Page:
Which Dryer Should I Buy, Gas Or Electric?

December 22, 2009 at 11:55 pm 1 comment

Kent Hudson, National Sales Manager

Here is Kent Hudson (International Coatings’ National Sales Manager) with a great insight into this debate:

 “Many printers have asked the question “Which dryer should I buy, Gas or Electric?”

 To get the best answer, you have to ask yourself how much production will need to go through this dryer.  The good rule of thumb is:  If your production needs are low, an electric dryer will do the job and can be more economical to purchase.  If your production needs are high, a gas dryer will be more economical to operate, but normally much more expensive to purchase.  If you are operating at high production speeds, you should examine the differences between the two types more thoroughly; allow me to explain:   

 Any dryer used for curing plastisol ink needs to be capable of reaching temperatures in excess of 320º.  In a gas dryer, this is done by burning a gas flame and moving the air across the flame to reach the desired temperature inside the dryer.  The hot air is then blown into the heat chamber and down across the conveyor belt.  To save energy, some of this hot air is recycled back through the heat chamber again.  This makes gas more efficient to operate, but makes gas dryers more expensive to manufacture.  The gas burner is capable of heating a large amount of air so by design, it works better in larger dryers. 

 Electric dryers on the other hand use infrared (IR) heat.  The elements or panels tend to be less expensive and are available in small sizes making this a perfect choice for the smaller dryers.  IR heat elements are installed through the heat chamber above the conveyer belt directing the heat down.  The higher-quality electric dryers may also have an internal fan to get some air movement.  This can help to balance the heat distribution in the heat chamber, thus reducing the hot spots in the dryer which then allows for curing of water base inks as well as plastisol inks.  

 Gas dryers use a form of heat called Convection Heat to process the curing.  Convection Heat put simply is hot air.  Controlling the temperature in a gas dryer can be done more accurately than controlling the temperature in an electric dryer.  Remember, one of the problems with electric dryers is that they heat with infrared (IR) energy.  IR energy heats objects not air and heats them at different rates depending on how the objects absorb the energy.   IR heat also “sees” color.  This means, dark colors absorb IR energy faster than light colors.  This is not an issue with gas dryers since hot air is indeterminate no color. It will heat all colors at the same rate.  Electric dryers use IR heating elements or panels that actually heat up around 800º to 1200º. They have to cycle on and off repeatedly to keep a constant temperature setting.  This driving heat, when the element is on, can quickly scorch or burn a garment.  In a gas dryer, the hot air can be controlled at exactly the temperature needed.  This means, if the temperature is set for 320º, the hot air inside the dryer is 320º- no more, no less.  With this kind of temperature control, it makes it much easier to work with problem fabrics such as may shrink, scorch, or bleed when exposed to too much heat.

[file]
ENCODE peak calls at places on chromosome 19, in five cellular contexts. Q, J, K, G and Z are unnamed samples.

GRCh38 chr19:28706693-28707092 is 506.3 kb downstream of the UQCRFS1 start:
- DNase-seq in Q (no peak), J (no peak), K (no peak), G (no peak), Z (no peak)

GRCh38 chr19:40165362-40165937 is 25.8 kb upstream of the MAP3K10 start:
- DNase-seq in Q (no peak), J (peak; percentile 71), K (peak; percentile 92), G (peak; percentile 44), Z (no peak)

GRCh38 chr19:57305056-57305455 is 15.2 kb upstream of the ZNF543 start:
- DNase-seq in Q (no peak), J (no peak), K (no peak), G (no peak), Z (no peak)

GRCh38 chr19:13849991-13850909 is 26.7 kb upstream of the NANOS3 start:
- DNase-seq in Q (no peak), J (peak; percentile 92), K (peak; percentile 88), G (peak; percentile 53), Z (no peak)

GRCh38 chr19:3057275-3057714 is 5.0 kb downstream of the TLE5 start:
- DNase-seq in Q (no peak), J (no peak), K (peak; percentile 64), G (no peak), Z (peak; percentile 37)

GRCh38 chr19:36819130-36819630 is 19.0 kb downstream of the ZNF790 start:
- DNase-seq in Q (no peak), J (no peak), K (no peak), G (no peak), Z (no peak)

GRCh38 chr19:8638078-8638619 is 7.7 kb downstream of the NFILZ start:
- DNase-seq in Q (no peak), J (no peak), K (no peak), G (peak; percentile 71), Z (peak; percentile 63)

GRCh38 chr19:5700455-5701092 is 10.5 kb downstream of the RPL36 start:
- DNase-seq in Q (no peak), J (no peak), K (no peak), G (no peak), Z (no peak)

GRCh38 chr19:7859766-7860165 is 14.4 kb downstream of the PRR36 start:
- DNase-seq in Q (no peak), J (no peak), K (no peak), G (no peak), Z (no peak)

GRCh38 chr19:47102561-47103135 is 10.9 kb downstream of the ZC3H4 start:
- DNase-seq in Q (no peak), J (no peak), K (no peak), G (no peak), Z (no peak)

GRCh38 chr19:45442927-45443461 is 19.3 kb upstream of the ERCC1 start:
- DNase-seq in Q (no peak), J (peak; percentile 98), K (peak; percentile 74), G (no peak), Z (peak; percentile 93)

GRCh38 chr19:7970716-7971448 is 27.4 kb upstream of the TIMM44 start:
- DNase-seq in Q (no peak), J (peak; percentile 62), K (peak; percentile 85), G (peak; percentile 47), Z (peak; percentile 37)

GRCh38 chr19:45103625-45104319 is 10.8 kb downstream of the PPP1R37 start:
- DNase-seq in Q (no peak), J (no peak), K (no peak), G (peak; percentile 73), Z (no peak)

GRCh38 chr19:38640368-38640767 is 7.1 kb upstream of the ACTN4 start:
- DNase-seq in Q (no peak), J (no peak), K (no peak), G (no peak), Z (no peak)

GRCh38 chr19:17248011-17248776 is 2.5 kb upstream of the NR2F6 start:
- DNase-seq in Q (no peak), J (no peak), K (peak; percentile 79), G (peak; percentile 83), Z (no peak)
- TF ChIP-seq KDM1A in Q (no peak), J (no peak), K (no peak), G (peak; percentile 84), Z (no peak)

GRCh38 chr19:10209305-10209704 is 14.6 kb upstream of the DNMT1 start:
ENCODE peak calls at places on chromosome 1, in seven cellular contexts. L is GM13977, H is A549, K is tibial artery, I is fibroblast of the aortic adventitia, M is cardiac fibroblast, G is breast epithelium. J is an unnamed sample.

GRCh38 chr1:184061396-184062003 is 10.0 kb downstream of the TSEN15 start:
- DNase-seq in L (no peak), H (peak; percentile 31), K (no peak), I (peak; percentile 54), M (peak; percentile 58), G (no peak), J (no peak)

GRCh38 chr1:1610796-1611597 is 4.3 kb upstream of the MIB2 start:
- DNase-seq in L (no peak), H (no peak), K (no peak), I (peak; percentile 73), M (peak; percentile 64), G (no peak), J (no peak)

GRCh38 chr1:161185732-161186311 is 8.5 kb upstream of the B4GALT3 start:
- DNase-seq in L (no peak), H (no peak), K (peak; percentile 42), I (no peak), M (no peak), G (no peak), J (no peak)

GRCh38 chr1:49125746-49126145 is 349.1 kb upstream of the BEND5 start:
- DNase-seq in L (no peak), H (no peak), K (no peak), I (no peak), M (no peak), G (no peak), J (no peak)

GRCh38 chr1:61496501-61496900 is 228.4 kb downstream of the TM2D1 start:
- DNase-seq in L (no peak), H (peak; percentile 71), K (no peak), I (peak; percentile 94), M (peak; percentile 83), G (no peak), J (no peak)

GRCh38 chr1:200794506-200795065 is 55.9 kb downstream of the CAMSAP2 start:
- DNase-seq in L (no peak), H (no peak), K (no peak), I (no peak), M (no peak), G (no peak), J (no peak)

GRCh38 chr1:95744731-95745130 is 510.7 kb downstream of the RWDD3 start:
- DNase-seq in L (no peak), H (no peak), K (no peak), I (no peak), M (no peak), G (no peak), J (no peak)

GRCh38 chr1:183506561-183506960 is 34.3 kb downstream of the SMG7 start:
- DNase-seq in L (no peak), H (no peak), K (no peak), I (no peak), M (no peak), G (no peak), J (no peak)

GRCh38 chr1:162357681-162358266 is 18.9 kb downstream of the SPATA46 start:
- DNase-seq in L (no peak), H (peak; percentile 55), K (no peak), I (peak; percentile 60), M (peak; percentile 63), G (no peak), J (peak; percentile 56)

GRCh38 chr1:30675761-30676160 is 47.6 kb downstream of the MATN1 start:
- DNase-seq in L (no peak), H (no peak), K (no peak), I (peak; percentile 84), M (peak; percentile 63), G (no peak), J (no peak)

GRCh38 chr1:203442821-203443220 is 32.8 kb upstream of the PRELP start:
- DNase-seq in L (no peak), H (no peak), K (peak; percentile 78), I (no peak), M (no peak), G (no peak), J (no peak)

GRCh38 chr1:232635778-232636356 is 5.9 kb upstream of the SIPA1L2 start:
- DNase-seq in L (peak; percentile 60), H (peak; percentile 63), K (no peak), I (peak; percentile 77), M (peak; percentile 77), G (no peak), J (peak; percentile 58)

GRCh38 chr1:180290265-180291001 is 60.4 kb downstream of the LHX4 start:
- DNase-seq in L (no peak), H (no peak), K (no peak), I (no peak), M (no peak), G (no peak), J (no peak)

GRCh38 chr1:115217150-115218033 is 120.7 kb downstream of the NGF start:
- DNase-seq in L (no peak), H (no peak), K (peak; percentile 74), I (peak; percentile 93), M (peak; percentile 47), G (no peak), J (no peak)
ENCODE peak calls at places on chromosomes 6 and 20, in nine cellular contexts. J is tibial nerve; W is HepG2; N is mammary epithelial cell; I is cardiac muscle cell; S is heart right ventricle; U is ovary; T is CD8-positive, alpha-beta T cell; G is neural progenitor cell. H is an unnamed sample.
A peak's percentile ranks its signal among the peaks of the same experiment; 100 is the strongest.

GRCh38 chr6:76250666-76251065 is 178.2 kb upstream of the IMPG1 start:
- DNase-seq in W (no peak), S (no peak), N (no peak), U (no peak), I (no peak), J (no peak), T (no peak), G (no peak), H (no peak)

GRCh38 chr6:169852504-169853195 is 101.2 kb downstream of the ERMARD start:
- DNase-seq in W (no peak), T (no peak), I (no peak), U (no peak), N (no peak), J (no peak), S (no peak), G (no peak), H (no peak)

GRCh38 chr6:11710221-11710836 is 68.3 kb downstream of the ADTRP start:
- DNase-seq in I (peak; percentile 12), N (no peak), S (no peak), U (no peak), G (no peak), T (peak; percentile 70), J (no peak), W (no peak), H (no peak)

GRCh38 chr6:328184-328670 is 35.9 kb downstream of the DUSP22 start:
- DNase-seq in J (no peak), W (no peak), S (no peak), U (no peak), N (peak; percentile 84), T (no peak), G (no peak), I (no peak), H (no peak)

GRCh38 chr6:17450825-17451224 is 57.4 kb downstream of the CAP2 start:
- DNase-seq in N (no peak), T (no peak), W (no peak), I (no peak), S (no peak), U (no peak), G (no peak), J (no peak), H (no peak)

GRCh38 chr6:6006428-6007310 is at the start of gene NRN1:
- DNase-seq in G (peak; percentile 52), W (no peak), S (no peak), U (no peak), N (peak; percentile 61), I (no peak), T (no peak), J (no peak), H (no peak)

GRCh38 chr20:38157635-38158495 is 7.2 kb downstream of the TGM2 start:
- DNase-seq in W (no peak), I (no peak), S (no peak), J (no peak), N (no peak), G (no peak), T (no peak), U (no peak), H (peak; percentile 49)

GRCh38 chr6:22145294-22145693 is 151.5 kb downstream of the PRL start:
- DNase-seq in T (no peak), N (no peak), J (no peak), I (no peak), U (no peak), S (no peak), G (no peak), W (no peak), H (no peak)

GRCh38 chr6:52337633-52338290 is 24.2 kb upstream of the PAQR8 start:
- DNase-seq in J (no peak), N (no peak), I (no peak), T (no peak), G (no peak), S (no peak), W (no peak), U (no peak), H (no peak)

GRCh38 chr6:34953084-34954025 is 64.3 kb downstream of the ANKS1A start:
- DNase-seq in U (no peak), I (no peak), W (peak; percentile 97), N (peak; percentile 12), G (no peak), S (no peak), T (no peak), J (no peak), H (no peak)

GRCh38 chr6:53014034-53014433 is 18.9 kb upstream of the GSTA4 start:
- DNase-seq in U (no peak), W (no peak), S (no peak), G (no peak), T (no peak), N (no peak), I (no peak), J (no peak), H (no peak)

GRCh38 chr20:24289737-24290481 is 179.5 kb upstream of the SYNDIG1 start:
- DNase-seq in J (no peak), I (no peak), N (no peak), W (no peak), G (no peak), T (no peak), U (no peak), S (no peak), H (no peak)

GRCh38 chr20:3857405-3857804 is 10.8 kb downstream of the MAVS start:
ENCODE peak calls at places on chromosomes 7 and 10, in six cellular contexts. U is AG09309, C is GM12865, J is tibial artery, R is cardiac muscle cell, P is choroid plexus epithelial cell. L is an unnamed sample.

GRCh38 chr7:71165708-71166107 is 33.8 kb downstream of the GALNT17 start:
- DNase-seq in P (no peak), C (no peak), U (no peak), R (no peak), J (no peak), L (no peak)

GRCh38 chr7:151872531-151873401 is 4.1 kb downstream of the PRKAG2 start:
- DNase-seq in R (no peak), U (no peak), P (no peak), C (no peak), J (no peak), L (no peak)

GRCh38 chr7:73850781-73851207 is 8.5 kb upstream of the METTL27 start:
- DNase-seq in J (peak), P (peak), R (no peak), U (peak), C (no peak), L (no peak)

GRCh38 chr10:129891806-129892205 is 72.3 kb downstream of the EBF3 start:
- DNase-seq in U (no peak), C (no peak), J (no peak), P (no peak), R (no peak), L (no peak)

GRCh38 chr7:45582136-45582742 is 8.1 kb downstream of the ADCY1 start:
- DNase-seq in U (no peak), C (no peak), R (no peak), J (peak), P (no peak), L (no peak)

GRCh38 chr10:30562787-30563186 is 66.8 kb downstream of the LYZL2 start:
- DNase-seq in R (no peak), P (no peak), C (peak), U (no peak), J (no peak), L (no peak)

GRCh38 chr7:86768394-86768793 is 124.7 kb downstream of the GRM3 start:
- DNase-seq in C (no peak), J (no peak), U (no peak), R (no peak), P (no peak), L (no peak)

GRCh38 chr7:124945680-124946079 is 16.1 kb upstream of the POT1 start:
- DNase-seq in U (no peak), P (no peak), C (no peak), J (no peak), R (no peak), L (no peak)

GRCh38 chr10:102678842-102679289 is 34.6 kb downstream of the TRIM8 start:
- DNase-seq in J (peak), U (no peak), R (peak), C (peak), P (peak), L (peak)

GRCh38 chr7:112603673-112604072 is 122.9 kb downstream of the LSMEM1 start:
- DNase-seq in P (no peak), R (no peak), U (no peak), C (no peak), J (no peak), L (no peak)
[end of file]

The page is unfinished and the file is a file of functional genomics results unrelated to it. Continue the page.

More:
So in summary, there are two important factors that should be reviewed before making a decision:  The first is the purchase price.  The second is the cost of operation.

 Electric dryers range in price from $2,000 to $15,000, are generally less expensive to manufacture than gas, making this a good choice if you are trying to keep the purchase price down.  In addition, IR heating elements tend to work better when used for shorter widths, typically not wider than 48 inches.  They do consume a lot of electricity though, making the cost of operation expensive, especially on the larger sized dryers.  If your production needs are smaller, say a manual printer or having one or even two automatic printing machines, an electric dryer may be a good choice.

 Gas dryers can range in price from $10,000 to $40,000 or more.  They use high technology burners to safely and efficiently heat air and are more expensive to manufacture.  This puts your initial purchase price higher.  These dryers are usually larger in width from 36 to 72 inches and can even have multiple heat chambers. This gives you high production volume and a fast conveyor belt speed. The convection heat is more controllable and can be adjusted to precise temperatures. This is very useful with special fabrics or inks that need tighter temperature controls.       

 So which is better, gas or electric? Gas dryers are my choice as the best kind of dryer to use due to the type of heat and the control this form of heat gives you. If your production needs are large and you can afford the higher purchase price, get it. If your needs are smaller and you have limited funds available for purchase, then electric will certainly do the job. Just remember, you will have some limitations. Always keep that in mind.”

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